If a borrower owns its real estate, possesses significant fixed assets or operates several lines of business, your bank might be exposed to unnecessary risk. That’s why it’s important to review your loan portfolio for borrowers with certain traits.

Real estate and Fixed Assets

Commercial property ownership is risky, especially for retailers who invite shoppers onto their premises. Beyond the obvious risks, such as accidents, property owners have been held liable for crimes committed on their premises, including theft, rape and even murder, if a victim proves there’s inadequate security.

Liability insurance can mitigate losses due to such occurrences. But some policies are based on outdated business appraisals, and damages could exceed the borrower’s coverage.

For added protection, borrowers can create a separate legal entity for real estate ventures. Then they may lease the property to the operating business at fair market value. The same holds true for companies with significant fixed assets.

Such actions can help protect the operating business entity from property liability claims. The real estate venture could still be pledged as collateral for loans to the operating entity.

Multiple Business Lines

Suppose a pet supply retailer diversifies and explores the health food market. If the experiment flops, it might drag down the pet supply store (or vice versa). By setting up a separate legal entity for each business segment, a borrower limits its “spillover liability.” Keeping things separate from the get-go — with separate balance sheets and bank accounts — also is helpful if the owners subsequently decide to sell or seek additional financing.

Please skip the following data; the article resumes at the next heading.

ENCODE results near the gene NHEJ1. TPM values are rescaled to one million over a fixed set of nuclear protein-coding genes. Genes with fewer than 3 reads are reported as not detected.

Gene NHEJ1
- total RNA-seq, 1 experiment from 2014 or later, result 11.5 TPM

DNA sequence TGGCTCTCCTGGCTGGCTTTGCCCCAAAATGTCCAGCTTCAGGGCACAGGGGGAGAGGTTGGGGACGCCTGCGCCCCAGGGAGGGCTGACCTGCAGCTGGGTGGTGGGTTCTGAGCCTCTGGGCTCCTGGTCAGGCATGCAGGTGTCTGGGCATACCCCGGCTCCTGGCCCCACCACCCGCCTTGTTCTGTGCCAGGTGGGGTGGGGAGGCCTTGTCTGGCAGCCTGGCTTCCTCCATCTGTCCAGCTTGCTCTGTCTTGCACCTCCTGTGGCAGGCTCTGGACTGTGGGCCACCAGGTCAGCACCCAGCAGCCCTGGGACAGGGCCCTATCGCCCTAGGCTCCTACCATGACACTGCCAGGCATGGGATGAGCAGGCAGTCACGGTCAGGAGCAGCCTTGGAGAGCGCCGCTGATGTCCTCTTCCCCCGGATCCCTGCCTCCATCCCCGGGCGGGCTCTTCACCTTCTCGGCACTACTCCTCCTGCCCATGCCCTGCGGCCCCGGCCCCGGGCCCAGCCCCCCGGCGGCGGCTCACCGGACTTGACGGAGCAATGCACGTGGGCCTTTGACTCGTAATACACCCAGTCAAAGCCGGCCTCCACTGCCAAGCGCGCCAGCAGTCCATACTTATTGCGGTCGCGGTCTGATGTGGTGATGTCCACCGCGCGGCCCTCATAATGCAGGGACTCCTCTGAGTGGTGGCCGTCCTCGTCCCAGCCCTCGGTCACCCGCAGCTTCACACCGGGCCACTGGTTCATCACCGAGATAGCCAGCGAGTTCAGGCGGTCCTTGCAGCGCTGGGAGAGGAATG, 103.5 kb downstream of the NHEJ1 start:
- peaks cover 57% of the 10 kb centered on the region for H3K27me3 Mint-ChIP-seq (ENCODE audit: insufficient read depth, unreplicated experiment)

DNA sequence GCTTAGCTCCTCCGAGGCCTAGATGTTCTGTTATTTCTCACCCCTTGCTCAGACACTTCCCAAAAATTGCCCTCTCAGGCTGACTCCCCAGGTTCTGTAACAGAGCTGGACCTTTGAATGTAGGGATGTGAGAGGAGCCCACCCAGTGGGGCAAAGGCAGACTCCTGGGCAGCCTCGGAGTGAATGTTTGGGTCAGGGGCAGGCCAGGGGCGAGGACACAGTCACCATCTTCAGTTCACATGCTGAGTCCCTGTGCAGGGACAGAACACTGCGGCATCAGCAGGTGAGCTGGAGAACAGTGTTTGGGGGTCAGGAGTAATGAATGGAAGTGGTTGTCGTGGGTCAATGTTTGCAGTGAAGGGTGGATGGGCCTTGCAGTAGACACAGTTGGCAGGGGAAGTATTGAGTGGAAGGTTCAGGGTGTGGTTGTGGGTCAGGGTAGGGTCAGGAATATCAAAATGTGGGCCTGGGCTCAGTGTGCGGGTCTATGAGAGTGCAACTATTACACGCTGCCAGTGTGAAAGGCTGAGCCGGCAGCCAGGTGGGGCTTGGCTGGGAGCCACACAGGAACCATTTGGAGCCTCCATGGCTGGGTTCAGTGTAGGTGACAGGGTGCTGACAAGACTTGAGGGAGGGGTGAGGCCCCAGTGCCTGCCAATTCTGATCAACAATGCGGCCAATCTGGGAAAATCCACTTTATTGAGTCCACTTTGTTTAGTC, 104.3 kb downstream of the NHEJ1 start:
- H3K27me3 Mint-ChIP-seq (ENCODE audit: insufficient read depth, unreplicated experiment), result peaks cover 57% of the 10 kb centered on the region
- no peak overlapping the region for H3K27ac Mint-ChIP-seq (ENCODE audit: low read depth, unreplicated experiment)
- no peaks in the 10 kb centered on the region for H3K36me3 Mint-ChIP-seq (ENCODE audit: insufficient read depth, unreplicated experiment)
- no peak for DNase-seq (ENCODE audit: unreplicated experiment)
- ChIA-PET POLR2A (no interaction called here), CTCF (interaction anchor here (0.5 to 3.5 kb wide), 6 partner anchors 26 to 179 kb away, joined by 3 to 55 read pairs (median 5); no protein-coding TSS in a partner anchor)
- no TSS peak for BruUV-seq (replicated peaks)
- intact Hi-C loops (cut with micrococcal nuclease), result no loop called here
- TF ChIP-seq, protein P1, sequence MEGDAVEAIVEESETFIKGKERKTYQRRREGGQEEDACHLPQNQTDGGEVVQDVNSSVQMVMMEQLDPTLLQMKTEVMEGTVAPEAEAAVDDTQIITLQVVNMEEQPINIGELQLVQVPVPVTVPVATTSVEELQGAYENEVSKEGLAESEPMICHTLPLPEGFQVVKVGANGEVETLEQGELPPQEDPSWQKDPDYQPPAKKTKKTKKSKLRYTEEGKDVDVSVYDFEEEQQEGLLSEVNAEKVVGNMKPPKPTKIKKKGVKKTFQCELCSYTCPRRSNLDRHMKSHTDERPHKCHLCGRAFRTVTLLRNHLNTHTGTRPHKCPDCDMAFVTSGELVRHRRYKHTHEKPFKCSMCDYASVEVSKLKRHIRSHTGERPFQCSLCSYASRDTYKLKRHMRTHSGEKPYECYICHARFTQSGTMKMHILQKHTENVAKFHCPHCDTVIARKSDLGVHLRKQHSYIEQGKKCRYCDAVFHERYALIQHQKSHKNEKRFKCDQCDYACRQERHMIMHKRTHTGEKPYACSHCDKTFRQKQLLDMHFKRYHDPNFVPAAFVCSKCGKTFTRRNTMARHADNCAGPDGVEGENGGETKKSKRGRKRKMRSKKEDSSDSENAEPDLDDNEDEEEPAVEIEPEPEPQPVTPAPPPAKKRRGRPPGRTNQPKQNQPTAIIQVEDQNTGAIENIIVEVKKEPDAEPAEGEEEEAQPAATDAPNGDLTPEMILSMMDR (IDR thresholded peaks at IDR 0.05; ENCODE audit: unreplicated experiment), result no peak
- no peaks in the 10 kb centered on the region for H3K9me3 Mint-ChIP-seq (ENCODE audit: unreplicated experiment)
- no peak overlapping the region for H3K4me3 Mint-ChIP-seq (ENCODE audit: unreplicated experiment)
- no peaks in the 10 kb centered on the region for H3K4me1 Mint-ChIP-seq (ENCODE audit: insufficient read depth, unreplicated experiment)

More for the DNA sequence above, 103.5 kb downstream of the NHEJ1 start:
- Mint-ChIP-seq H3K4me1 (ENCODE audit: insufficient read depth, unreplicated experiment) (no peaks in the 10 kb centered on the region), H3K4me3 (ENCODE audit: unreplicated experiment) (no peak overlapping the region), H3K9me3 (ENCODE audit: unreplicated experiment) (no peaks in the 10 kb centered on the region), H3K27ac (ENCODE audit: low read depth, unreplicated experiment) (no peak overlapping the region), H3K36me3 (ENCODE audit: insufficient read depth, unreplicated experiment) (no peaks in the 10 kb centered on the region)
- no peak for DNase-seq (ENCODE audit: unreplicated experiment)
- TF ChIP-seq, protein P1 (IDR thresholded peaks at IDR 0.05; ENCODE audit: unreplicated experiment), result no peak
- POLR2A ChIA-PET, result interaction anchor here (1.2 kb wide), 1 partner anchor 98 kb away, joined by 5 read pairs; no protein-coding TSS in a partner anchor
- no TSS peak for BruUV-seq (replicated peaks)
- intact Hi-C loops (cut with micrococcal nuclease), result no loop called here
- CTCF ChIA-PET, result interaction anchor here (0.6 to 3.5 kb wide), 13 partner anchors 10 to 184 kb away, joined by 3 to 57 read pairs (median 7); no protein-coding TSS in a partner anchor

Estate Planning Needs

Family businesses that want to transfer wealth to subsequent generations also may benefit from establishing separate legal entities — for example, an operating business that carves out its real estate into a trust or LLC. Active participants in the operating business are gifted interests in the business. And passive heirs are given pieces of the real estate venture.

Beyond limiting liability, “gifting” serves several goals. First, parents can use the annual gift tax exclusion ($14,000 in 2013) and the lifetime unified credit ($5.25 million in 2013) to gradually reduce their taxable estate. Gifts are usually discounted for lack of control and marketability.

Second, those active in the business get a stake in something they can directly impact: the value of the operating business. Passive investors are given access to a steady income stream. And the family can minimize its overall tax liability if children are in a lower tax bracket. It’s the best of all worlds.